I've been around pistol/revolver shooters a long time, practical, target, SD, Military, and Law Enforcement. 40 years give or take.

As to the above quote, I've found no truer words have been spoken when it comes to pistol shooting.

I'm not that much of a pistol shooter, but I had one guy on my NG Pistol team that shot for the All Guard International team who I use to prove the point of fundamentals taught by Bullseye.

I don't know who here has had much to do with ISU or international pistol competition. In the rapid fire events you shoot 25 meters at a target similar to the police B-17. You have an oval 10 ring that's quite small.

You face the targets with your pistol in one hand, you have five targets. Its fired in three stages. Stage 1, the targets turn and from the pistol pointed at 45 degrees down, you raise the pistol and fire at the 5 targets in 7 seconds. Stage 2 is the same thing in 5 seconds, Stage three is fired in 3 seconds.

When in LE, military combat, or practical shooting when I get the "bullseye is useless-and a deterrent to good practical shooting" crowd I bring my pistol shooter to the course. Let me tell you, the practical shooter is humbled.

I'm not saying shoot Bullseye exclusively, I'm saying incorporate it in you training program. You need bullseye to ingrain the fundamentals into what is called muscle memory. Then it carries forward to your practical or SD shooting.

In practice use your SD pistol/revolver in your Bullseye shooting. Try shooting a pistol NM Course with your snub nose revolver. Your scores are gonna suck, but you'll learn to shoot your revolver.
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Old May 22, 2012, 09:00 AM   #8
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While Bullseye is excellent for developing the basics of bullet placement, I don’t think of it as self-defense training. The focus of Bullseye is on accuracy and precision, both necessary fundamentals for any shooting discipline. You stand at a line and focus on hitting the point of aim and producing small groups. A level of proficiency must be obtained in accuracy and precision before self-defense training can began in earnest.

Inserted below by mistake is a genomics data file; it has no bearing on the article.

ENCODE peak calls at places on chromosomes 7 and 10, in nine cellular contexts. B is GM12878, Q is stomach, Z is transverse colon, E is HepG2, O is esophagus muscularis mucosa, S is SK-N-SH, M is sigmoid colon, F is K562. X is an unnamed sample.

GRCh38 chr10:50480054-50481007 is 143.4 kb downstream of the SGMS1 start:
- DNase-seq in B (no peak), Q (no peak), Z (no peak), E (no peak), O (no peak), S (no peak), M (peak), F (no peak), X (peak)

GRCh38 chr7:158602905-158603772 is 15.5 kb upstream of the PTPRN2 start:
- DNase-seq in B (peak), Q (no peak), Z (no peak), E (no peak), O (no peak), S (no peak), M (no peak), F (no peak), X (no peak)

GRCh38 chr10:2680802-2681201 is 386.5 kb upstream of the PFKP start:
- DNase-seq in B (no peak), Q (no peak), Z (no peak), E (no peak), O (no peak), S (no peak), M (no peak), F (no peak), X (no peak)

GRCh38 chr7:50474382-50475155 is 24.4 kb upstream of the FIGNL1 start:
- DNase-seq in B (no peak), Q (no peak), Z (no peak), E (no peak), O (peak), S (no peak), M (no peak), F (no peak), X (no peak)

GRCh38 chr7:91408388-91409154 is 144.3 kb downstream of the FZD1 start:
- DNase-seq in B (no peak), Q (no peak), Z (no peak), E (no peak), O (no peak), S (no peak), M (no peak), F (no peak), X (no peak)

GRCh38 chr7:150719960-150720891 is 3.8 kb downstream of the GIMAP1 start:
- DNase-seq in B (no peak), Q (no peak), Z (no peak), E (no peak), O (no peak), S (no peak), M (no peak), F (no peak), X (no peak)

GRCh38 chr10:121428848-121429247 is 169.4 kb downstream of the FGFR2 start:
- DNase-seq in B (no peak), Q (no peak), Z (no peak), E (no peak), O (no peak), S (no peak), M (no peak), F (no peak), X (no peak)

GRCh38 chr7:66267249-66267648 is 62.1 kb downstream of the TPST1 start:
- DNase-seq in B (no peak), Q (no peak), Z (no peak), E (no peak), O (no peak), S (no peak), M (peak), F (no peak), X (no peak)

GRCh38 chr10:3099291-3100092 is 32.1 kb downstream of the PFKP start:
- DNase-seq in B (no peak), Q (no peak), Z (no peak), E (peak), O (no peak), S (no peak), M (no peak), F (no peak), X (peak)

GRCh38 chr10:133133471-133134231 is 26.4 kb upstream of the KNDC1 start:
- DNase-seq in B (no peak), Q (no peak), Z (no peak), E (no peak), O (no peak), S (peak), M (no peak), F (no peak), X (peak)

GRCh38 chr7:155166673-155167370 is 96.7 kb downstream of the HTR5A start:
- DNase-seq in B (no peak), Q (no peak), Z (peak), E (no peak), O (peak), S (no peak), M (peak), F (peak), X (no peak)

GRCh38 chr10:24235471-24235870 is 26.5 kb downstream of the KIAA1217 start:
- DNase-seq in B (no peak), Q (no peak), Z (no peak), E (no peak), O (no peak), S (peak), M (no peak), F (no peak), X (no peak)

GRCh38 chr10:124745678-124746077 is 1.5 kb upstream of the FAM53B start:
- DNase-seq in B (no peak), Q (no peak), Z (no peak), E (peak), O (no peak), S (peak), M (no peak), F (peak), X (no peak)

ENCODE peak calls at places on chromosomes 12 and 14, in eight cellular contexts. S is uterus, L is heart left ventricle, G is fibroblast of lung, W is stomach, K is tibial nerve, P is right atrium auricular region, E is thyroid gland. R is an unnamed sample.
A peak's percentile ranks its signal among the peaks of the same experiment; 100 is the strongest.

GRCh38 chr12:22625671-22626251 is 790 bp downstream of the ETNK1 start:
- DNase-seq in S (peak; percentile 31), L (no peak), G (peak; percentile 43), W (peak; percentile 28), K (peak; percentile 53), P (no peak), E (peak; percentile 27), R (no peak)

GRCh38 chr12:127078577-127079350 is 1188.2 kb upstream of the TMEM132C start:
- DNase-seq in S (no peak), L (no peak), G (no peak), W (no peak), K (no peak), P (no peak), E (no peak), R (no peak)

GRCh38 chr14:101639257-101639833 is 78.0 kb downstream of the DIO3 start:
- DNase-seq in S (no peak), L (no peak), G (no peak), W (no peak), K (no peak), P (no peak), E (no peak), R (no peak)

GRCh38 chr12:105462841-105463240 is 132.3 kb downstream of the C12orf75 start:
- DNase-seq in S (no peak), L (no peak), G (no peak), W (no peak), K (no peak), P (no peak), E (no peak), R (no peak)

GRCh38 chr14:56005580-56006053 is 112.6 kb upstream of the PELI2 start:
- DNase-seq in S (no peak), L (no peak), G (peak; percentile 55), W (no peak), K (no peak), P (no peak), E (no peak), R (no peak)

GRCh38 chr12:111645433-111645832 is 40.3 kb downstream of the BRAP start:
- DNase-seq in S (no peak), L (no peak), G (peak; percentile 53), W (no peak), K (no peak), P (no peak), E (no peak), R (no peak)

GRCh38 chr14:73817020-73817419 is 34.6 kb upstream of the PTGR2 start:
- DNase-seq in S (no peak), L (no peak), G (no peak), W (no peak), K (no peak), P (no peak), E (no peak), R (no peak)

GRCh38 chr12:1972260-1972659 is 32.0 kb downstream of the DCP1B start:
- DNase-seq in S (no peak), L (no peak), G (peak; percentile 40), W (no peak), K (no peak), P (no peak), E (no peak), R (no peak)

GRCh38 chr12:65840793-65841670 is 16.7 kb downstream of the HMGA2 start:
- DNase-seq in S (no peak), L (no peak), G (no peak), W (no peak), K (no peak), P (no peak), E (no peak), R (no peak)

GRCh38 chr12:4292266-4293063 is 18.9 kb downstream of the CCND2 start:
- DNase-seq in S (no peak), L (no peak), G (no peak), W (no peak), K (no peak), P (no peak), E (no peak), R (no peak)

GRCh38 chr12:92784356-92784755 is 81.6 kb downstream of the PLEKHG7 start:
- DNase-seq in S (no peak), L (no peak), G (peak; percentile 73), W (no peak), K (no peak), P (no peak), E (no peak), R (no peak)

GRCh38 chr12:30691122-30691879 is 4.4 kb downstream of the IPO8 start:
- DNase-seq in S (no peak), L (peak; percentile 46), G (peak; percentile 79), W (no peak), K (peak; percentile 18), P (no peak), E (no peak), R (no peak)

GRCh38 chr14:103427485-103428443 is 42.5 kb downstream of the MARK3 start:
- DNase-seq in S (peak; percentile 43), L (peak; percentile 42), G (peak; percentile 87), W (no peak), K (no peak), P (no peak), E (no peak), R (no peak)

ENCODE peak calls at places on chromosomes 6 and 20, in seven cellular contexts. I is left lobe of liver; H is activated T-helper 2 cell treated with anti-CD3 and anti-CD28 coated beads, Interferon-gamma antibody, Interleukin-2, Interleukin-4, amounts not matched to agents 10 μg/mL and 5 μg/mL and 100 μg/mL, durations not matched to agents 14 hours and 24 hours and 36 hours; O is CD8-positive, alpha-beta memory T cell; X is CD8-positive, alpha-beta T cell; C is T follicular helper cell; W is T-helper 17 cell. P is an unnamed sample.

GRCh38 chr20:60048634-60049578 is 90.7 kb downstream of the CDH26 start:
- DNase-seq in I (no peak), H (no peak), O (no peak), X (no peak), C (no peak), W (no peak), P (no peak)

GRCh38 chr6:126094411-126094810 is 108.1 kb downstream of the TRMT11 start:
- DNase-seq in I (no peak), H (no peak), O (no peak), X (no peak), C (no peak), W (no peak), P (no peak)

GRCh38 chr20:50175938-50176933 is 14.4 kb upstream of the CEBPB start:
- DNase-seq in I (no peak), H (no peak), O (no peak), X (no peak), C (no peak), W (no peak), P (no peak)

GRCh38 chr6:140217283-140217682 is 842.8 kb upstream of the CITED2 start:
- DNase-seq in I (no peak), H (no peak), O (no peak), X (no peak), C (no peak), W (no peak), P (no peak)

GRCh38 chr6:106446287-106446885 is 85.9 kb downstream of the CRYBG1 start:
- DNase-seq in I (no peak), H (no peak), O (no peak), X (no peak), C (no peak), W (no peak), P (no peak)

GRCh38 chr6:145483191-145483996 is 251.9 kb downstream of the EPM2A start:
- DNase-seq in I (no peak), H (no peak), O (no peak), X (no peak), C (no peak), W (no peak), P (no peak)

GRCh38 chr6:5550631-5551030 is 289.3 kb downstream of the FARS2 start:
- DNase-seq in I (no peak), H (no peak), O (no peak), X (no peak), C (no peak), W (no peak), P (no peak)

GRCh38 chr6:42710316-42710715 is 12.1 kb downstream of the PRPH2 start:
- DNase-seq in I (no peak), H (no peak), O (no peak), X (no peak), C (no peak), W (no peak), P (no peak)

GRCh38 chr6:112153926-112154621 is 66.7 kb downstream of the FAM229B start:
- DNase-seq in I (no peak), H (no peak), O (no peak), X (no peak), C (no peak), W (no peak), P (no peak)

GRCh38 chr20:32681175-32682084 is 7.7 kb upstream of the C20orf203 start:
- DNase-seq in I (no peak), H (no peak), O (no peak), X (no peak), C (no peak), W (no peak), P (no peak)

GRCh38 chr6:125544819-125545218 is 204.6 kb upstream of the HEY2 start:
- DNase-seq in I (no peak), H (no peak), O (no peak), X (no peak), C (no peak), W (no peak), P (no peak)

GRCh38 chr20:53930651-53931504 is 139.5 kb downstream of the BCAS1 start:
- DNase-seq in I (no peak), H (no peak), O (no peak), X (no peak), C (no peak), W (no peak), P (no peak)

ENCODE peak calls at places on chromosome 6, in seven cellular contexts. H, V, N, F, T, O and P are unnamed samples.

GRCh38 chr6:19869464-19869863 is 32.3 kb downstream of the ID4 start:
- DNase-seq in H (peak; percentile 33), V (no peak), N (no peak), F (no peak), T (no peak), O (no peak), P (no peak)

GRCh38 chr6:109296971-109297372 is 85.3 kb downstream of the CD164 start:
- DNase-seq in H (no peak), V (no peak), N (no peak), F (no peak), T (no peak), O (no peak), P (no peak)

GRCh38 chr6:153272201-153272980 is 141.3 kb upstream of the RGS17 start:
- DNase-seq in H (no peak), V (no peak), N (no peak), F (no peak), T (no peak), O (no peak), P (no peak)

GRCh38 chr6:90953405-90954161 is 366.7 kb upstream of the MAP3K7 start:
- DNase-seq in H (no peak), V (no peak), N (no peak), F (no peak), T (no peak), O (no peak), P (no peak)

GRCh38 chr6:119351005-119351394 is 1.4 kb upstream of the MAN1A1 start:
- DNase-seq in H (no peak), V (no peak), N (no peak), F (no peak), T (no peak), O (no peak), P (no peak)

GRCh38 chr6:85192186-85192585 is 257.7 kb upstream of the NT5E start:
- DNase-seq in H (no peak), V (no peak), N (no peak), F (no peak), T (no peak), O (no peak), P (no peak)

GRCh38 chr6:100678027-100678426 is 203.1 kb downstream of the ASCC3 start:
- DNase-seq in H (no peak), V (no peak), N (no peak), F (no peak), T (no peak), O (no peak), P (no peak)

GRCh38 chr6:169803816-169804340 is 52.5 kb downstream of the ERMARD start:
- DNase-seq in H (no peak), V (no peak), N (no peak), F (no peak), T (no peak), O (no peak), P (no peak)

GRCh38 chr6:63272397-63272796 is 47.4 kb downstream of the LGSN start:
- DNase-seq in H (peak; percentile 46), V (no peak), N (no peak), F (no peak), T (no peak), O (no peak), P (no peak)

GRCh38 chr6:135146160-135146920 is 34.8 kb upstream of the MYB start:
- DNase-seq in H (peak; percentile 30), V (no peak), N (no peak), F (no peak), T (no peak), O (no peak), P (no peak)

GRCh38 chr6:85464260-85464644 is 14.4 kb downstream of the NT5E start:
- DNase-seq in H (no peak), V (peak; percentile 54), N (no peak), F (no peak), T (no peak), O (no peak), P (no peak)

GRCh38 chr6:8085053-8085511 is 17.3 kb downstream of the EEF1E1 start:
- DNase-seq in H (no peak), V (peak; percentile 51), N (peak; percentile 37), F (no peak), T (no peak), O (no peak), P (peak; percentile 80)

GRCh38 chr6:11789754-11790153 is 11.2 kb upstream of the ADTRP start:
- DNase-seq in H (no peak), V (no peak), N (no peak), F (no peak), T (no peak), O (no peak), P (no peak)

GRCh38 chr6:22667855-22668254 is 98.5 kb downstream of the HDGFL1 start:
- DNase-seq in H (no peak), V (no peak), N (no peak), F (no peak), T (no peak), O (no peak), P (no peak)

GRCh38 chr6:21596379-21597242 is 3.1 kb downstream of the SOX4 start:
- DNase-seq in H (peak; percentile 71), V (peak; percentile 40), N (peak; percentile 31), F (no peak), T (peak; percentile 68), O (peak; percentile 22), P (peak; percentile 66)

It kinda struck my funny bone to read, “Though it's a game, IDPA..,” Snicker. In my view, Bullseye is a game too (although some of the shooters don’t know this), along with other games like pins, IPSC, Bianchi Cup and others; however I agree that IDPA “would be a nice complement to bullseye.”

I feel IDPA does offer training for self-defense, more so than the other disciplines, because it incorporates tactics, use of cover, reloading, drawing from concealment, movement of the shooter, movement of the target, movement of both and all shot with basically “stock” pistols and revolvers.

If you can’t hit the side of the barn from standing inside the barn, you would do well to start with Bullseye; however, if you can shoot through the knot holes in the barn door, try IDPA.
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Old May 22, 2012, 09:37 AM   #9
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kraigwy - The ISU sounds like it could kick the hind parts up to around ear level. Speed and transitions. Nice post.

Bullseye is foundational.
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Old May 22, 2012, 10:33 AM   #10
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Anything that will allow you to pick up a weapon and hit what you are aiming for is good.